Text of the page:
Dollhouse Decorating

Miniature Decorating Ideas |Articles on decorating dollhouses and the history of this artform

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I have had a life-long love affair with dollhouse miniatures, and careers in art education and interior design. I hope to combine these life experiences to help other miniature enthusiasts get more out of this wonderful hobby we enjoy, a hobby that often reaches the level of an art form. Susan Downing

Posted on 04 December, 2017

Orange-Victorian

Orange Victorian, source unknown

Victorian Painted Ladies

I had always thought the Victorian Painted Lady originated in San Francisco, and that is partially true. That’s where the term was coined after the second world war. The gingerbread on a Victorian house has always inspired outrageous color schemes, and that goes back to nineteen century England. What wonderful dollhouses they make!

It’s All About The Gingerbread

If new technology drove innovation in Victorian architecture, nostalgia was the inspiration for plundering past designs. By the mid-nineteenth century, handcrafted decorations were not the only choice. Mass production allowed anyone that could afford to build a house to tack on any sort of corbel, bracket or gable they wanted. Painting these appendages a different color helped each to stand out in the crowd of decoration.

The desire to have a Victorian home spread throughout the British Empire and its former colonies. Clusters were built wherever cities were expanding or being rebuilt after disasters, natural and manmade. Think San Francisco after the earthquake or Atlanta after the Civil War.

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Posted by Patrick Owens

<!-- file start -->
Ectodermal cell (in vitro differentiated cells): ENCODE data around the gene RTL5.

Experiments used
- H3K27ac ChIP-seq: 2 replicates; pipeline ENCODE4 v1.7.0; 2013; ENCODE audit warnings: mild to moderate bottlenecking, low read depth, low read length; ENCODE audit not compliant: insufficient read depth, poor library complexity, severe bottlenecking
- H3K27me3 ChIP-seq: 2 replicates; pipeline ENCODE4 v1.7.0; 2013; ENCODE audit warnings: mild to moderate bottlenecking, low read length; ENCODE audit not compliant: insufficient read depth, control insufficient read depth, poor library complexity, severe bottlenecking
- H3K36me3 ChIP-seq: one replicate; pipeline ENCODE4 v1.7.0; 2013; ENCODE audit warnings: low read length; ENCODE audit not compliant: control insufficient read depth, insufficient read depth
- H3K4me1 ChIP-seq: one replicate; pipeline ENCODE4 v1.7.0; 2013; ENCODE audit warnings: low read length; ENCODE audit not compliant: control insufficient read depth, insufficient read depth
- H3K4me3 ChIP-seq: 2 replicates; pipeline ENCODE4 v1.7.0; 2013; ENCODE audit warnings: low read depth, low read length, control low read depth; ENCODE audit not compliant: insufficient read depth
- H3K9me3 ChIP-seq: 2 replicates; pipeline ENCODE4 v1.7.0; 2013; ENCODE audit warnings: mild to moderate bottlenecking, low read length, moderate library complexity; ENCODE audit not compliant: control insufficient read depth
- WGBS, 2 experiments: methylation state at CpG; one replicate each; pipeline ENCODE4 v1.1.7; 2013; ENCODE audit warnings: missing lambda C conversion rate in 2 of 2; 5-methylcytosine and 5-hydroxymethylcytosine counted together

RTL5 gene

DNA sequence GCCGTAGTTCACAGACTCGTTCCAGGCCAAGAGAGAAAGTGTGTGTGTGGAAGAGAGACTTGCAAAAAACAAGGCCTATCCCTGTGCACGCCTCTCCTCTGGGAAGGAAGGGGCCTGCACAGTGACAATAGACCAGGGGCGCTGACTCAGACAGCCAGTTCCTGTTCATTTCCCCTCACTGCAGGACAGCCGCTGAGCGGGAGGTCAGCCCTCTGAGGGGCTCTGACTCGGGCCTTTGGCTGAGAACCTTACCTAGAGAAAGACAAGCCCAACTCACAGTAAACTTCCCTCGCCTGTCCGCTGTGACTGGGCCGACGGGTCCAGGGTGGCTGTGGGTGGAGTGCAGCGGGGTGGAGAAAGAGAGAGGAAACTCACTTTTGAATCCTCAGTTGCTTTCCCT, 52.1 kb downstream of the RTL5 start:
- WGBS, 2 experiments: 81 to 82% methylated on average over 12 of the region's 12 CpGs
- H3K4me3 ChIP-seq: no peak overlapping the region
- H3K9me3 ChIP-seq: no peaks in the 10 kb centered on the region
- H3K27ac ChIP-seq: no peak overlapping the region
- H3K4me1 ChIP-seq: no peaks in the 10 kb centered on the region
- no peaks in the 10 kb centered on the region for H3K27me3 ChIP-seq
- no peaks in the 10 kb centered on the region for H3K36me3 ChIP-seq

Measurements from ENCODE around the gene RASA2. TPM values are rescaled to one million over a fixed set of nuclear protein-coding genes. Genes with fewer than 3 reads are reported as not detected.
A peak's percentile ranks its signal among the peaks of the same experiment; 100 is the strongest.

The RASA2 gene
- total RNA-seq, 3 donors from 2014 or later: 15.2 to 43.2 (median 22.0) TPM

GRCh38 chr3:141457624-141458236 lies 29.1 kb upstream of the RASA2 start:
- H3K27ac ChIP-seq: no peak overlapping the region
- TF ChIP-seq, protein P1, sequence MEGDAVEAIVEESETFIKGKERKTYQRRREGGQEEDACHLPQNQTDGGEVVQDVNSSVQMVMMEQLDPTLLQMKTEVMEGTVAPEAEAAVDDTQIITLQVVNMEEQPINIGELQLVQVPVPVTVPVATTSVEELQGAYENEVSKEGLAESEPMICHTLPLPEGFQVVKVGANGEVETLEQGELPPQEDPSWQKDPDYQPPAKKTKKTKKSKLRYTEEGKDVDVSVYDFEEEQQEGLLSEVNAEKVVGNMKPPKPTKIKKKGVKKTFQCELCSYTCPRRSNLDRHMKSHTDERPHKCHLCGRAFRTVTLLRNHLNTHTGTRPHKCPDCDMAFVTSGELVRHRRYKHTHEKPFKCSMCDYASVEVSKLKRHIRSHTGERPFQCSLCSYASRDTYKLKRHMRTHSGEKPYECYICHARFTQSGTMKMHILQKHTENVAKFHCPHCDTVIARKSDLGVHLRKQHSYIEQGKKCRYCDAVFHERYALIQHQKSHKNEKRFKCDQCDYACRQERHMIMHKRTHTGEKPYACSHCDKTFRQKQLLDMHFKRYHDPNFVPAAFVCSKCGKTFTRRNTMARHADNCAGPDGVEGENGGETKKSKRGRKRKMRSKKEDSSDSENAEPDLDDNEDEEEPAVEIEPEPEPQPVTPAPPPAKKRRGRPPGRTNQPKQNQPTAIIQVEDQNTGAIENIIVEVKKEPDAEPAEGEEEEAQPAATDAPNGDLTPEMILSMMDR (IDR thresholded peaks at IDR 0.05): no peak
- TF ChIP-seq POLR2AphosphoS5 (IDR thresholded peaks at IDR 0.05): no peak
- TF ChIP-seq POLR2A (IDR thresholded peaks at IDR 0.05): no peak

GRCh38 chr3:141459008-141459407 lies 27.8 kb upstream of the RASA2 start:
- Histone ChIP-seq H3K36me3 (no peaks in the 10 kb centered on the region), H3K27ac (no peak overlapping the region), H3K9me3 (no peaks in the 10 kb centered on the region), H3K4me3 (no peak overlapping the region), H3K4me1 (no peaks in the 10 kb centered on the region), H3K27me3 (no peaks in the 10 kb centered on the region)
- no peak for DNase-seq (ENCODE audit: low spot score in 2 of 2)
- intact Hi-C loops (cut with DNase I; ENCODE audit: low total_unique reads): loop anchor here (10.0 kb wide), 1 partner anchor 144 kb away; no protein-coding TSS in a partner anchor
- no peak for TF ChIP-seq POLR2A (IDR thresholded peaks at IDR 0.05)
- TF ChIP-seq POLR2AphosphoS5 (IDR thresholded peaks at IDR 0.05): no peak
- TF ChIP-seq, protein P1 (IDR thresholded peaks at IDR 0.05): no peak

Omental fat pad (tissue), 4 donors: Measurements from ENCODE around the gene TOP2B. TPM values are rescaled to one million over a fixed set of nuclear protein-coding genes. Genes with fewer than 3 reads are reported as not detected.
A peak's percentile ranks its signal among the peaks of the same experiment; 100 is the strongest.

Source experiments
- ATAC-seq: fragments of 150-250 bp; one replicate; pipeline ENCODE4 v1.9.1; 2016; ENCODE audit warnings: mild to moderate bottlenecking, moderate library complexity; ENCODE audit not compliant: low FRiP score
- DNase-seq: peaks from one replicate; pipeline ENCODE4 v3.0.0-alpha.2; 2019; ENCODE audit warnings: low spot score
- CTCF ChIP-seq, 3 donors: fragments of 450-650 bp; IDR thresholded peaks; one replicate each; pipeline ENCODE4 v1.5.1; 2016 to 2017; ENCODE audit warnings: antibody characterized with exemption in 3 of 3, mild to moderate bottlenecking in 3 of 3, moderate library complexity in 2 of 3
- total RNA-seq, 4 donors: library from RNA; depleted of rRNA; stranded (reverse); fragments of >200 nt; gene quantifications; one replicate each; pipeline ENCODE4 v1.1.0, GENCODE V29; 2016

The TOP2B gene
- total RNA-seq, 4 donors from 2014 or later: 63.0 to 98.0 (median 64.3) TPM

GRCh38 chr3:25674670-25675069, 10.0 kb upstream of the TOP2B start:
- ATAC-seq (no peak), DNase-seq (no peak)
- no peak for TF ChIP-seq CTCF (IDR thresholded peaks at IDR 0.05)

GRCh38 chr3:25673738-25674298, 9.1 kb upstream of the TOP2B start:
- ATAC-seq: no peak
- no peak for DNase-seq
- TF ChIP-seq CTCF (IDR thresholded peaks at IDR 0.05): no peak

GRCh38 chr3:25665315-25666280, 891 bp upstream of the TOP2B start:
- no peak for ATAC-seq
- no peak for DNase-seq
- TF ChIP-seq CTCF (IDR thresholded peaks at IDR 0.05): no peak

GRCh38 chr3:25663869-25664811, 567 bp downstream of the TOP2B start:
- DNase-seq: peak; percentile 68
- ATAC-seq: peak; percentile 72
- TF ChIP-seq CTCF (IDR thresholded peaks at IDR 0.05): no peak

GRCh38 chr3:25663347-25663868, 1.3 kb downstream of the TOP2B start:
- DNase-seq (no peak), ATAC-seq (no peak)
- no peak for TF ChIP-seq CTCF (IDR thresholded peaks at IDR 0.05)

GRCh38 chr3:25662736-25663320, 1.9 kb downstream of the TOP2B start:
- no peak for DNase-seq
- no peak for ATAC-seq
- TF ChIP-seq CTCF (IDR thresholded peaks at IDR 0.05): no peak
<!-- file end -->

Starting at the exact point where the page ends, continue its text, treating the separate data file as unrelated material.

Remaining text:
Categories: recycled


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Posted on 02 December, 2017

mulvany-rogers-satisfied-customer-hugging-dollhouse

An ecstatic Mulvaney & Rogers customer taking possession of her commissioned dollhouse.

Mulvany & Rogers

This is one of my favorite images, an ecstatic customer taking possession of her commissioned dollhouse. Mulvany & Rogers have lots of satisfied customers, but getting such photographic proof is a rare thing.

Susan Rogers and Kevin Mulvany are amazing artisans. They have been commissioned to create such 1:12 scale marvels as the Brighton Pavilion, Spencer House, and Buckingham Palace. One thing I treasure the most is a BBC interview featuring their Parisienne 17th-century “hotel particulere,”  now a very classy apartment above an haute couture shop. When the commercial side of my 1:12 scale life – making accessories and getting them shipped on time – begins to dull the magic of the miniature world, watching two minutes of lovely images and a calming soundtrack remind me what is truly possible with the dollhouse miniature craft I love. Click on the photos for links to other articles.

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Posted by Patrick Owens

Categories: recycled


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Posted on 01 December, 2017

wedding-planner-room-box

Wedding Planner’s Room Box. John Scott, the groom, applies museum wax.

On July 29, 2000, Jennifer Aniston and Brad Pitt stood beneath a flower-bedecked canopy at a Malibu mansion and exchanged marriage vows. Jennifer vowed to make Brad’s favorite banana split; Brad promised to find a balance on the thermostat; my teenage niece swooned, then proclaimed her life’s calling was to be a wedding planner. So I made this room box for Lisa.

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Posted by Patrick Owens

Categories: recycled


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Posted on 29 November, 2017

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The Killer Cabinet, Victoria & Albert Museum, London

Killer Cabinet – A True Story

This gorgeous cabinet dollhouse belonged John Egerton Killer, of Manchester. He wanted to amuse the many ladies in his family by providing them with a baby house. Cabinet dollhouses were popular in the 1830s, so he ordered a copy of a favorite cabinet in his office. Guess his profession. John Egerton Killer was a surgeon!

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Posted by Patrick Owens

Categories: recycled


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